According to the Children’s Commissioner there is clear evidence that violence in young relationships is growing. The British Crime Survey shows girls aged between 16-19 are most at risk of domestic violence – over 10 per cent had been experienced [sic] violence or abuse in a relationship.Cooper doesn’t consider the possibility that dumbing down, pseudo-egalitarianism, and the sexualisation of culture, may all have contributed to the aggressification of relations between young people. Instead, her glib solution is to have more teaching of sexual behaviour in schools.
“Whore, bitch, slag, slut,” – these are the insults one teacher says she hears levelled at teenage girls on a daily basis. She described girls being “heckled if they dare to speak in class, their shirts forcibly undone, their skirts lifted and held by groups of boys” ... The [National Union of Students] are worried about an increasingly abusive culture on campuses with jokes about rape and ‘innocent’ groping seen as fairly commonplace.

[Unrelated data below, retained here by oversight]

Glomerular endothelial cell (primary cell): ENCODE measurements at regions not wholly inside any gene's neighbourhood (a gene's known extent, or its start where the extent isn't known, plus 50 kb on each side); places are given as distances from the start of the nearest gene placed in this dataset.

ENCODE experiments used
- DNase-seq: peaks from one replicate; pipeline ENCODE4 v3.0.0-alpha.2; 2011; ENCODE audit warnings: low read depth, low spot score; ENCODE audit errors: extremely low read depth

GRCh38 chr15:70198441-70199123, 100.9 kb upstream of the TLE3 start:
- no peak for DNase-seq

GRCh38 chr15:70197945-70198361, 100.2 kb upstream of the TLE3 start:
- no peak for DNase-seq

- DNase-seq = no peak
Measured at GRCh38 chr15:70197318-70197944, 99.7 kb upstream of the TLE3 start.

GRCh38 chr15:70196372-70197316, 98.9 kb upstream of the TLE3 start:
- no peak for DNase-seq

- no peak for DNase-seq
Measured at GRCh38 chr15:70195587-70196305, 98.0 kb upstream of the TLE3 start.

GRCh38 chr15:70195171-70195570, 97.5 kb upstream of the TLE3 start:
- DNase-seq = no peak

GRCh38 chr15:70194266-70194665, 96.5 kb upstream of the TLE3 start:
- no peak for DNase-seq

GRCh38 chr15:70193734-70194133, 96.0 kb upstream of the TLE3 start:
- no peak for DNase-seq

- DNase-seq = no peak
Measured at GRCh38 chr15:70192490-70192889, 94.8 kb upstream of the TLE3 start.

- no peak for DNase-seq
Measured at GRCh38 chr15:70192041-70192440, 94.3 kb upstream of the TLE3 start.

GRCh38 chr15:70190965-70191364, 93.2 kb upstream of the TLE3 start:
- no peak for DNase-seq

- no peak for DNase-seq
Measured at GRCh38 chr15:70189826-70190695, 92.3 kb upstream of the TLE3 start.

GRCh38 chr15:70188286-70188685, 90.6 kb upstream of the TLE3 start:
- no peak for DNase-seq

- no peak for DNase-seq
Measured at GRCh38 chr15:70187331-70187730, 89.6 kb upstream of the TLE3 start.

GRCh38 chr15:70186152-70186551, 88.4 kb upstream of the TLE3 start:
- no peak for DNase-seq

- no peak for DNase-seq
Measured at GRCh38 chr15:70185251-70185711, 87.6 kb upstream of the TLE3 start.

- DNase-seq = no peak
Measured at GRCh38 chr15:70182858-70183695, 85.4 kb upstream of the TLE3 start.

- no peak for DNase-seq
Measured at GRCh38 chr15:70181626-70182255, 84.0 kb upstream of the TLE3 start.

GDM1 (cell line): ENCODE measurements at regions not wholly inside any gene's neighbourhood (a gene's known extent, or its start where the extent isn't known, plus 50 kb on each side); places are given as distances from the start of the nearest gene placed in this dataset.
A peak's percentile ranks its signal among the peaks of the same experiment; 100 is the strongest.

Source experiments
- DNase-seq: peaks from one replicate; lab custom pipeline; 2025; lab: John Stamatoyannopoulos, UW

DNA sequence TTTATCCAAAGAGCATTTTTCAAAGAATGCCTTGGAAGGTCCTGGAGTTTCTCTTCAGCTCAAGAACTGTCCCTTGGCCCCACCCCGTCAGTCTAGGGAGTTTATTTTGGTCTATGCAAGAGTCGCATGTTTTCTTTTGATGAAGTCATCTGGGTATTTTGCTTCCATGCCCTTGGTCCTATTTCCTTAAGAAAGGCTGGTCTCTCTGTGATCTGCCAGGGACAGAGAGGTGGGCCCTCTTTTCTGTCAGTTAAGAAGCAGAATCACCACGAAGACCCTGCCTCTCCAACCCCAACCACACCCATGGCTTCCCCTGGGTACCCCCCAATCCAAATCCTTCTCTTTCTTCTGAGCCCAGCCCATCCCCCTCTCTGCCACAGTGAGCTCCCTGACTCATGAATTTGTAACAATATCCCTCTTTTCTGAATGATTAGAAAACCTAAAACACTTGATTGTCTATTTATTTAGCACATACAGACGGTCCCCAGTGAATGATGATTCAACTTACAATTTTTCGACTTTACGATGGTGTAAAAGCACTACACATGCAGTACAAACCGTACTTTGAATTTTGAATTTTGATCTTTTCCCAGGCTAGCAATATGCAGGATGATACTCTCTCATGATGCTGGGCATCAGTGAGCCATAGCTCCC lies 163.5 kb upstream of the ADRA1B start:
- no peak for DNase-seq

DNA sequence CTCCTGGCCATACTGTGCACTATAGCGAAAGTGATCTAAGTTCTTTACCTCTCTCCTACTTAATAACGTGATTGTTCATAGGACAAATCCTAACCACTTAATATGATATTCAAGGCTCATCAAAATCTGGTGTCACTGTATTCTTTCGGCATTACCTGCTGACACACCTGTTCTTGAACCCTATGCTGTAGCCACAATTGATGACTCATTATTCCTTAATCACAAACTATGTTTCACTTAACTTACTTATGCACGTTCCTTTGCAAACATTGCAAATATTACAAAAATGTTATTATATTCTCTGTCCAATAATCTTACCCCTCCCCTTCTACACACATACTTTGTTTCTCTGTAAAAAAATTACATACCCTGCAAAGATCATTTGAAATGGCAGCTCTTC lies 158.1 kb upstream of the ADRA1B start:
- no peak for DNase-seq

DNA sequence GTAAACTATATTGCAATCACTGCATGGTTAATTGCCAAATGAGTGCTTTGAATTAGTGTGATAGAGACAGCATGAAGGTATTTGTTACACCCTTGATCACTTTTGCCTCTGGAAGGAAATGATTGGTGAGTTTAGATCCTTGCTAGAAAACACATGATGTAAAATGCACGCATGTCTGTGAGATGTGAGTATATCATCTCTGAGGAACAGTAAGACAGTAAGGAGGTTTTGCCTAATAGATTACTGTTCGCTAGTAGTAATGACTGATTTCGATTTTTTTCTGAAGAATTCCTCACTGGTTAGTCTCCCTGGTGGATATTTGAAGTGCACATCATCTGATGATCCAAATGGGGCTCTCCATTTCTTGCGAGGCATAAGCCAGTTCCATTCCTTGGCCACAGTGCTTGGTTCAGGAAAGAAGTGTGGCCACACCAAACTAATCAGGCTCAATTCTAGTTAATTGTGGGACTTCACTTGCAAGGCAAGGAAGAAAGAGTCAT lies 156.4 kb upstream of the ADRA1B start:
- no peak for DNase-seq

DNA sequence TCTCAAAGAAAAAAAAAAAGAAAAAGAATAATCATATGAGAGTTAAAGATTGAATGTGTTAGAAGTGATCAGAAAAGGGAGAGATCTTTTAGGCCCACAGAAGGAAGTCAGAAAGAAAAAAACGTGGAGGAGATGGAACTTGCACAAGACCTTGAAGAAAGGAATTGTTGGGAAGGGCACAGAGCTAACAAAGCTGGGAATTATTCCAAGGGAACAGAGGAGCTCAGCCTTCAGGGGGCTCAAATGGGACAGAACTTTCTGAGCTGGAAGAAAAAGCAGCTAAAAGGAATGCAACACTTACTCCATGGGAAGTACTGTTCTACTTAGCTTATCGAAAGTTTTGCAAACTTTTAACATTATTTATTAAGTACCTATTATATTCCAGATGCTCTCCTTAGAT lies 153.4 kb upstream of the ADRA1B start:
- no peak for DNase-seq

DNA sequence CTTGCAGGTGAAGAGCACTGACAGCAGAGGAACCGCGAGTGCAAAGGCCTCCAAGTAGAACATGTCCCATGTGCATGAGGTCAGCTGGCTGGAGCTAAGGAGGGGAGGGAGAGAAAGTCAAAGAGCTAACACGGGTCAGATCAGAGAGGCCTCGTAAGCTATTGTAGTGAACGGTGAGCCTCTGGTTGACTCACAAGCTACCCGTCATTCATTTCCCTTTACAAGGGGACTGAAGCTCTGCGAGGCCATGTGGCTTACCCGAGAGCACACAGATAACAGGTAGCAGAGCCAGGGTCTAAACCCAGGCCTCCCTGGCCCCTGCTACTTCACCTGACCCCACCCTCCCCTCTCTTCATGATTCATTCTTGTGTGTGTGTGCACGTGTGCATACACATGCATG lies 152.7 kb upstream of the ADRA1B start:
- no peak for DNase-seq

... Labour is committed to introducing compulsory sex and relationship education into schools – teaching zero tolerance of violence in relationships. Our children and teenagers need sex and relationship education that recognises the realities and helps them build the resilience to cope in an internet age. That means teaching them to respect themselves and each other and the importance of equality in relationships.But if aggression has become the norm, does it help to teach “zero tolerance”? And if proletarianisation, which tends to follow from hatred of the bourgeoisie as preached by the Left, leads to dumbing down of sex roles, is it any good asserting that “we need our sons growing up as confident feminists”? The only effect may be reinforcement of a kind of hypocrisy in which lip service is paid to feminist ideology, while in reality grim blokeyness is the only kind of masculinity practised, even if it is not allowed to be explicitly espoused.
Oxford Forum should be given funding.